6. With all due respect, Mr. Swanson, you have written a load of gibberish. Let’s start at the end of your post. The problem is not as you have stated but rather that sufficient emphasis has not been placed on provenance. As a collector of fine instruments, provenance of the right sort has always been the starting point in any purchase I have made. For this reason, I have been much “luckier” than many I have met who did not place enough importance on provenance. A very fine expert/dealer once explained to me that playability and tone are subjective, and so it was his job to value an instrument based on who made it, the quality of the example relative to others of the same maker, and the state of preservation/condition of the instrument. More than one personal experience convinces me that violins (well certified ones) are pretty accurately priced according to their tonal qualities. On more than one occasion during the purchase process I have asked well qualified musicians to offer their advice. Amazingly without fail, without knowing what they were hearing they have ranked the instruments absolutely spot-on, top to bottom according to price. Finally, what an insult you lob at symphony violinists. Do you have any idea how difficult it is to gain a spot in a major symphony orchestra? But since you mentioned it, hearing a major orchestra section full of fine Cremonese instruments would be positively magical!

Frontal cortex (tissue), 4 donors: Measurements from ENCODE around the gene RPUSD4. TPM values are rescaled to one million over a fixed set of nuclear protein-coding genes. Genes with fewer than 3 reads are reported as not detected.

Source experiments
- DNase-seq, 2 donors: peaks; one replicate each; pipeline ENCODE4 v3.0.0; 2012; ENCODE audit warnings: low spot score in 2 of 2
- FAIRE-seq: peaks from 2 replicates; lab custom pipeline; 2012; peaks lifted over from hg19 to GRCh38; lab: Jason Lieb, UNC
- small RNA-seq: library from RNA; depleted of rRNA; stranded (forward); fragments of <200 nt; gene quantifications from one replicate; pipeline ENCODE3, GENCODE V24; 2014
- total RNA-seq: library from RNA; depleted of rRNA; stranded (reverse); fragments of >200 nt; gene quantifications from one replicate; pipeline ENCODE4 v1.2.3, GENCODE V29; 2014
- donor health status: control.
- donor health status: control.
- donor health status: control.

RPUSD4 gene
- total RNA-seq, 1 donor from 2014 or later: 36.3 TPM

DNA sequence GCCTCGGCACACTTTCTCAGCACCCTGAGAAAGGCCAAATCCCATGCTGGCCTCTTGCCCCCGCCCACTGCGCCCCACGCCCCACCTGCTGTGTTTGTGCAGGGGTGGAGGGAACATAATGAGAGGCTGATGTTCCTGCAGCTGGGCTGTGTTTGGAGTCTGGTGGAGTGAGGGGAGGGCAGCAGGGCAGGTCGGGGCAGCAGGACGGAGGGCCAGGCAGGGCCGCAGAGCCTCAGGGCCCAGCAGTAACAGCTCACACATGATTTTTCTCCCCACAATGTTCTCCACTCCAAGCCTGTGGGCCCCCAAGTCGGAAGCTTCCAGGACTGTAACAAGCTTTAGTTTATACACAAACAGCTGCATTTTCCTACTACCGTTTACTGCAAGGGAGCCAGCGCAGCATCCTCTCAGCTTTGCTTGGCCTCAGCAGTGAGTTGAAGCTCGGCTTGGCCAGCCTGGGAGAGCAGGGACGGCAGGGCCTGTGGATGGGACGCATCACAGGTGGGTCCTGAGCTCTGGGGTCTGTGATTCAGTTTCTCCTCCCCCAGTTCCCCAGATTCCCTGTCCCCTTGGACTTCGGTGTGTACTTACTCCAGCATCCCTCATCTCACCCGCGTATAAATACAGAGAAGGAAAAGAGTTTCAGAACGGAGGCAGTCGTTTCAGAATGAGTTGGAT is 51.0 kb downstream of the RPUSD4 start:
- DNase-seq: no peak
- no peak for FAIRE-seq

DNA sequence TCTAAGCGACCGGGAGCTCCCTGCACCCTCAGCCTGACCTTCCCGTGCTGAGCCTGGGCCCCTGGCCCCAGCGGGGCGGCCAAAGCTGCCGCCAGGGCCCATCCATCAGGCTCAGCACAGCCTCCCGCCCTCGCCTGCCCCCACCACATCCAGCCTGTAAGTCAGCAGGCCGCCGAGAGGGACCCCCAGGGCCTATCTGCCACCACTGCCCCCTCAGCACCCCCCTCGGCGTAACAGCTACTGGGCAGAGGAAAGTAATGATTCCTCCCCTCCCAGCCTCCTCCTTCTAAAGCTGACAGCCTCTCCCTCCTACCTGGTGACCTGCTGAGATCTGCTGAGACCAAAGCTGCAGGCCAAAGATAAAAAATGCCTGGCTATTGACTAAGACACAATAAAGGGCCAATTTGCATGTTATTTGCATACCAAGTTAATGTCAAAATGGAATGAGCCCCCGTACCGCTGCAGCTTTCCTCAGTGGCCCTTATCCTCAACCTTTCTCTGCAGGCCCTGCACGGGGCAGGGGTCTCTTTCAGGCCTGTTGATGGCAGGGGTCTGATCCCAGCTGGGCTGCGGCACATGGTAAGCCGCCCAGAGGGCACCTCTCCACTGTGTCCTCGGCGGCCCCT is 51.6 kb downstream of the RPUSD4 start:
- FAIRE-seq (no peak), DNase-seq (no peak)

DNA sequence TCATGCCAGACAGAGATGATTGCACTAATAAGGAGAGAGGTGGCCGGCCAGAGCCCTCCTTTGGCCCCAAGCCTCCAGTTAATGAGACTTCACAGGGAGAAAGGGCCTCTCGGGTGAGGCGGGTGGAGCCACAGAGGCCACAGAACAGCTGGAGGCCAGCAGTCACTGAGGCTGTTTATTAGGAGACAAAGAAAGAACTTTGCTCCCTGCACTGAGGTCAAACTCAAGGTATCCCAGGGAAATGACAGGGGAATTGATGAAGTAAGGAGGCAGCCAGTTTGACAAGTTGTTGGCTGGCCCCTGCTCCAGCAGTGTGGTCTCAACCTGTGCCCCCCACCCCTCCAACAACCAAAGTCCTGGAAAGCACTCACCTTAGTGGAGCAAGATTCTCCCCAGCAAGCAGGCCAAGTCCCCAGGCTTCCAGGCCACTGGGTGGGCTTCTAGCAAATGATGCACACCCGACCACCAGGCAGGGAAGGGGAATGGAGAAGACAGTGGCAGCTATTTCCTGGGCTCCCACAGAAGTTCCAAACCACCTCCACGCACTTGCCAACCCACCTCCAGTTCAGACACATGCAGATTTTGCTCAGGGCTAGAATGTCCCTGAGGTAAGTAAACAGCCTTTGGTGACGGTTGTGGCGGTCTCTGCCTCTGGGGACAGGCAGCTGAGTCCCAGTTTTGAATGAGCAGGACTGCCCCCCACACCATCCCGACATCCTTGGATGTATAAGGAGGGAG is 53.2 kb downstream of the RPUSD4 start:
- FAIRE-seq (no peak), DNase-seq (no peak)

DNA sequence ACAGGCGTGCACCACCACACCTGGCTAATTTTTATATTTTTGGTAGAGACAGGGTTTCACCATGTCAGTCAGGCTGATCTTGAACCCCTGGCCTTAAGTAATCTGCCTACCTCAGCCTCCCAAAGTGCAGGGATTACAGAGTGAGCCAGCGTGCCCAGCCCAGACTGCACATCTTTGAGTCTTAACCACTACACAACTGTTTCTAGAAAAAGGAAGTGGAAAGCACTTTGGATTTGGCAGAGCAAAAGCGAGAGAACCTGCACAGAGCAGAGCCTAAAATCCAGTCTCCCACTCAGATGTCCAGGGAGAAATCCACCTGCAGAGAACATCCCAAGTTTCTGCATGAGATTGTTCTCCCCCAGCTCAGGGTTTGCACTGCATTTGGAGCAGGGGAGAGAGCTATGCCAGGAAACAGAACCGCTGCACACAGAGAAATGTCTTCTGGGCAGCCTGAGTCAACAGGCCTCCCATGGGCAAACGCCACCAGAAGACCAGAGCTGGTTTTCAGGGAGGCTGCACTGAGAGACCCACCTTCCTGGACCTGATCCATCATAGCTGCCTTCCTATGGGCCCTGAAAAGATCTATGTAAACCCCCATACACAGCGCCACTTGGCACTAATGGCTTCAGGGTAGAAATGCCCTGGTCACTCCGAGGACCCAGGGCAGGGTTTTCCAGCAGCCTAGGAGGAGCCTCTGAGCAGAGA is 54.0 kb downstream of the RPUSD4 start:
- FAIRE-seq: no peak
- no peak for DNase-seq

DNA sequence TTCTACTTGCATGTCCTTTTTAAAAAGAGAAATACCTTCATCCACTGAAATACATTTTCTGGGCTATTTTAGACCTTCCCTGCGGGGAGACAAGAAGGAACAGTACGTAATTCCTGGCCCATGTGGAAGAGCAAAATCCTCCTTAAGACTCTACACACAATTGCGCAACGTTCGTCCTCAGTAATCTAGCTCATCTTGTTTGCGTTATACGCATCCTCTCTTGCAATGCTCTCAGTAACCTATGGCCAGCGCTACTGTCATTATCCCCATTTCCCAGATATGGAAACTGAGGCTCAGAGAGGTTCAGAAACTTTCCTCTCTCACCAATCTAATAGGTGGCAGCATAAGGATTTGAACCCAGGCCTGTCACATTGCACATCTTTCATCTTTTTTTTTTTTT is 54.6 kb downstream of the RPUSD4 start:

7. Enquirer, How about re-posting your previous entry on the "Rumor has it...." thread?
  8. Hear, hear, Mr. Hebbert! Maestronet could do with a word limit or at least suggest a limit to the number of points made within a single post.
  9. Dr. Watson, Your questions scream for a defense of the company you seem bent on bringing down! Attic rumagers - this is not disparaging as you suggest and it is doubtful that representatives of major auction houses have spent any time rummaging about dusty attics. RH was merely illustrating, perhaps a bit clumsily, that the Beares auction would cater to more discerning buyers and sellers. Expertise - Mr. Morris has adequately defended his standing as an internationally regarded expert in his field. Sixteen years under the constant tutelage of has given him enough knowledge to move forward with confidence as he leads his company to new heights. Violins as investments - a disclaimer should have been included. Recognising a violin hanging up in their shop - not impressed but we were not present during the interview. excelling at the violin is a way of demonstrating that you've reached the West's level in cultural terms' - yes, the comment is despicable but until Mr. Morris clarifies this situation, I refuse to believe the words were spoken by him. Mr. Morris considers the word "unrivalled" to be appropriate. Is there any rival to the Beares in terms of expertise, vision, business drive, implementation, and success? Is not Mr. Morris signing the certificates; was this not mentioned in an earlier post? With the expertise he has garnered over the years, one cannot imagine anyone else signing the certificates.